Exactly 21 years ago today, I went to my very first gig at the Manchester Arena. It was a truly monumental night, with my two favourite bands in the world on the same bill: Manic Street Preachers and Mansun.
There I was on the 24th of May 1997, at the summit of what I had come to think of as the Weekend Of The Century. This gig was a big deal in the life of the Manics fan. It was their first headlining arena show, the triumphant pinnacle of their successful return to the musical stage following the disappearance of Richey Edwards. As such, I was hugely excited to be there. But the band had seemed to be treading water for a bit. There’d been some lacklustre TV appearances, and gigs where it seemed like they really didn’t want to be there. And then, following the religious conversion experience I’d had seeing Mansun at the Kilburn National the previous month, this gig had an extra significance for me. Would my old faves be toppled by these new upstarts supporting them?
Having learned my lesson the previous night about how downright stupid it is to dehydrate yourself before going to a gig, I made sure to eat and drink sensibly all day, and thus was able to sprint down to a second row place where I stayed for the whole gig with no fear of passing out. The first band were Embrace, who I described as “retro rockers of the Oasis mould.” I was not overwhelmingly impressed: “the world is already overflowing with bands who can only cope with those same dull riffs and chord sequences.” But I did enjoy their big hit of the time “All you good good people”. “An epic in the “Live Forever” sad/uplifting style, it was already quite moving but will forevermore be even more so, an eternal reminder of the opening throes of That Night.”
Next up were Audioweb, “a sort of techno/rock/reggae fusion and very musically interesting, though not overly appreciated by the alternoguitar crowd. As for me, all I could think of was “Mansun next! Mansun next!” and mentally hyperventilate.”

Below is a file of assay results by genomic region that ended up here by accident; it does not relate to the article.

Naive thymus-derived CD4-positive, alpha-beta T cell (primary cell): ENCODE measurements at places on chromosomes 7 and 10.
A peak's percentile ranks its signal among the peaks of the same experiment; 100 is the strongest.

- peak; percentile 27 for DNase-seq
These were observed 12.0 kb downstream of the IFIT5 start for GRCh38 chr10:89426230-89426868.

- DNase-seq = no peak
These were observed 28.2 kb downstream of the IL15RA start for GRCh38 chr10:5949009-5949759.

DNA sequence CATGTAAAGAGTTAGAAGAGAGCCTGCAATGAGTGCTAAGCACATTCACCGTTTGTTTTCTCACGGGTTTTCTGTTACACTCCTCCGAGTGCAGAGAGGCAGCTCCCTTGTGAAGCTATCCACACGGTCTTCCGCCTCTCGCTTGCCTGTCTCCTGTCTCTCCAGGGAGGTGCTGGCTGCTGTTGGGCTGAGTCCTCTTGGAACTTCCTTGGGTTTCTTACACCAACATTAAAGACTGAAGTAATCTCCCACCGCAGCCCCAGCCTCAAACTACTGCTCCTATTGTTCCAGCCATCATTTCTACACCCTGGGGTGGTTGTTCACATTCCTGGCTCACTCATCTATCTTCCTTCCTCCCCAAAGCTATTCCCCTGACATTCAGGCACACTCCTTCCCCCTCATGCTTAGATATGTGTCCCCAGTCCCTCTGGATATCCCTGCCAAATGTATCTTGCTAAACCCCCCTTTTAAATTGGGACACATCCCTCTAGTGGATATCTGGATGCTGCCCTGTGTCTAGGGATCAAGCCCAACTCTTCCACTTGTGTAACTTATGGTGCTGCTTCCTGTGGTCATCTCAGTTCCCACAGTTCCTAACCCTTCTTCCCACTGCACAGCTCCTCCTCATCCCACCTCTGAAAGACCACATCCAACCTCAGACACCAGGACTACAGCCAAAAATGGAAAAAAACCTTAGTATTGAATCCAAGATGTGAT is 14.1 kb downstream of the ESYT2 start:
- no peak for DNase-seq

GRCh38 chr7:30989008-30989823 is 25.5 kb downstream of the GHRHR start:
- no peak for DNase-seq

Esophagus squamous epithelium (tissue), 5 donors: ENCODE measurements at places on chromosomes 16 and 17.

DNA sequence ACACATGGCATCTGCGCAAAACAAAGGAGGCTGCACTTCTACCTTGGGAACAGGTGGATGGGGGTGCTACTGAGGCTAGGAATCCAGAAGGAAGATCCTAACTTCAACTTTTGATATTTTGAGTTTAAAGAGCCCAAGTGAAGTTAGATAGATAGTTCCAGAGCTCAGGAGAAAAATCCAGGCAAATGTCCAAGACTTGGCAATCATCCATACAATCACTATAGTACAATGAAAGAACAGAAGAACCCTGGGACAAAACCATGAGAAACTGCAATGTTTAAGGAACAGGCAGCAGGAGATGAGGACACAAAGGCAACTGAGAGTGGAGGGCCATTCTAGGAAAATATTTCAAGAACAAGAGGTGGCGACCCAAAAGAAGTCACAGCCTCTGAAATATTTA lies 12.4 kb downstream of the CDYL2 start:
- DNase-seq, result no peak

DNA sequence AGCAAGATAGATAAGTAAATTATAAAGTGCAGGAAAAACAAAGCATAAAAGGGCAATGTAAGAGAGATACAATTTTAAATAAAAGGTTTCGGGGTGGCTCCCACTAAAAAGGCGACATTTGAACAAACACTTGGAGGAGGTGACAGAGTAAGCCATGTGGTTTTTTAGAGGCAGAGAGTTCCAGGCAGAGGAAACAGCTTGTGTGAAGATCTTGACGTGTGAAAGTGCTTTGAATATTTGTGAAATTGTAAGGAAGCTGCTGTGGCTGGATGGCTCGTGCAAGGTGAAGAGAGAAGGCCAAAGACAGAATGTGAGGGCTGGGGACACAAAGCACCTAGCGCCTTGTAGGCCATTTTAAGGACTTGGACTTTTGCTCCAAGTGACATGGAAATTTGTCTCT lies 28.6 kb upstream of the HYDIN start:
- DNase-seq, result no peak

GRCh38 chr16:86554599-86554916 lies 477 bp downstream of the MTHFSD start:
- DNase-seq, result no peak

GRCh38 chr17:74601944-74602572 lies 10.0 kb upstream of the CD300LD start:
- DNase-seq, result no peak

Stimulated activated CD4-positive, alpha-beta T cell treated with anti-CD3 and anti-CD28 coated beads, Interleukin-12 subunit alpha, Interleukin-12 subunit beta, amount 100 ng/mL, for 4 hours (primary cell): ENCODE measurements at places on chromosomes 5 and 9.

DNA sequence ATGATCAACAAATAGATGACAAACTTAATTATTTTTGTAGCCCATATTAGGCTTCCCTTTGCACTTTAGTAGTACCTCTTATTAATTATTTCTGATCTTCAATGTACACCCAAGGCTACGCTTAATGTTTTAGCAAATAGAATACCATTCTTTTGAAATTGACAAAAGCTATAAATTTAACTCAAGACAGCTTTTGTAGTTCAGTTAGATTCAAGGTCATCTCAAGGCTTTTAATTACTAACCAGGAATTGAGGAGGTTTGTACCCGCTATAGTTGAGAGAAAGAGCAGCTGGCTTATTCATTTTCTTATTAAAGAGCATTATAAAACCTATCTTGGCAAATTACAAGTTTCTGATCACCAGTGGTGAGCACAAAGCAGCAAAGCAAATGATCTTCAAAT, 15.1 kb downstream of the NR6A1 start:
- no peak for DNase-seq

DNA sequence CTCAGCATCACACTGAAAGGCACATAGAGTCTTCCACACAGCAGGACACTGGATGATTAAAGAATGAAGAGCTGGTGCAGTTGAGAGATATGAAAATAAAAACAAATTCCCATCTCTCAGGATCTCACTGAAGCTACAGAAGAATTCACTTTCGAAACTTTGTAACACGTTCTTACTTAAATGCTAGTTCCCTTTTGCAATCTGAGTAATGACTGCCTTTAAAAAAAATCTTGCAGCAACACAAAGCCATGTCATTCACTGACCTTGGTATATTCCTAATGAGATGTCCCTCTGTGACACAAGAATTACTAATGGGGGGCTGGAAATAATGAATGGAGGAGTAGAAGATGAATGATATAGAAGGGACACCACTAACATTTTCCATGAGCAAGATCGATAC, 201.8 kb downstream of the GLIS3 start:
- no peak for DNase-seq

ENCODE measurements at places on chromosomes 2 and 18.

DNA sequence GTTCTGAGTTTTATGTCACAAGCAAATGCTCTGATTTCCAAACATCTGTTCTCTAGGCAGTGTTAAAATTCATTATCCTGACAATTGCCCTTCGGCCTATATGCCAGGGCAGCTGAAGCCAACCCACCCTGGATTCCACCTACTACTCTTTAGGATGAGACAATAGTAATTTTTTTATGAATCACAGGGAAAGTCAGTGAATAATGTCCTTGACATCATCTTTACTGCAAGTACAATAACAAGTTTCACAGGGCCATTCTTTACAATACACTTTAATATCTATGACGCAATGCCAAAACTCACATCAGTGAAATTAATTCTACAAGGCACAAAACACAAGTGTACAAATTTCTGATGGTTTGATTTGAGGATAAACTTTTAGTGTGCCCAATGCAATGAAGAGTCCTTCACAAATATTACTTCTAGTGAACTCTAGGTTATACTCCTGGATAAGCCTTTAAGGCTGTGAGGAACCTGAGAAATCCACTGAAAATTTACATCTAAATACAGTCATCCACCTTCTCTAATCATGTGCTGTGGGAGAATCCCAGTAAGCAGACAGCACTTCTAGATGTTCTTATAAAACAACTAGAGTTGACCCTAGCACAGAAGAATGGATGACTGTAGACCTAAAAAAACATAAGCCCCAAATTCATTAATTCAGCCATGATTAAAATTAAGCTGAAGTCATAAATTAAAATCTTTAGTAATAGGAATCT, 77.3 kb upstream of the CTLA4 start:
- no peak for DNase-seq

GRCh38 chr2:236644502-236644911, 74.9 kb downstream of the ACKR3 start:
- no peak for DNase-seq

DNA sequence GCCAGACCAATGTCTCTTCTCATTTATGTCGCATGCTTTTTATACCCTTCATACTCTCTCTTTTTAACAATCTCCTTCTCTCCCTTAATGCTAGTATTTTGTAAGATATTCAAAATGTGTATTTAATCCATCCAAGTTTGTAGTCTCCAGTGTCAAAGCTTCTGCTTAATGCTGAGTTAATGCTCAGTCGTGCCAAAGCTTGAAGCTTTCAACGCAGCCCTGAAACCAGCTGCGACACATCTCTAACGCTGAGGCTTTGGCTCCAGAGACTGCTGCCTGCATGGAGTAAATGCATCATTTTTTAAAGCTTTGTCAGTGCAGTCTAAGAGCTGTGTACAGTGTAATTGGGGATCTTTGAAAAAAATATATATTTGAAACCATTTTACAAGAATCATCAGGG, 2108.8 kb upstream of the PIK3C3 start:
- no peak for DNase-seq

And here was the moment I’d been eagerly anticipating for the last four weeks: my second chance to see Mansun, the band who’d so breathtakingly rearranged my musical world when I saw them in April at the Kilburn National. I was, in truth, almost more excited to see them than I was the Manics, and they did not disappoint. I’ll let my 22 year old self tell the tale.
“Mansun! After this month of obsession I could not believe I was finally going to see them again. With memories of their Kilburn glory still fresh in my mind it was rather odd to see them as a support band, just walking on without fanfare (aside from the frenzied shrieks of the many Mansun freaks present,. including me!) Stove was in his army gear, Chad in a frilly red shirt but Paul (PAUL!!!) was in a baggy white t-shirt! What in mascara’s name was the thinking!? Ah well never mind, for he was still Paul Draper, still a spine shakingly brilliant STAR even in crap clothes. He was in tremble-inducingly astounding vocal form too, the best vocalist of the night, it must be said.
They launched straight into “Stripper Vicar”, a fairly straight version. I can’t have been the only one singing along and clinging to their every word but there was undoubtedly a certain amount of indifference. Not that I cared, but with only part of the crowd on their side they couldn’t really make the storming heights of the Kilburn show. Still, even if they were only half as stunning as at Kilburn, they still burned holes through the universe. And the sound quality was the best of any gig I’ve ever been to, so clear, so pure, it just rocketed straight through you.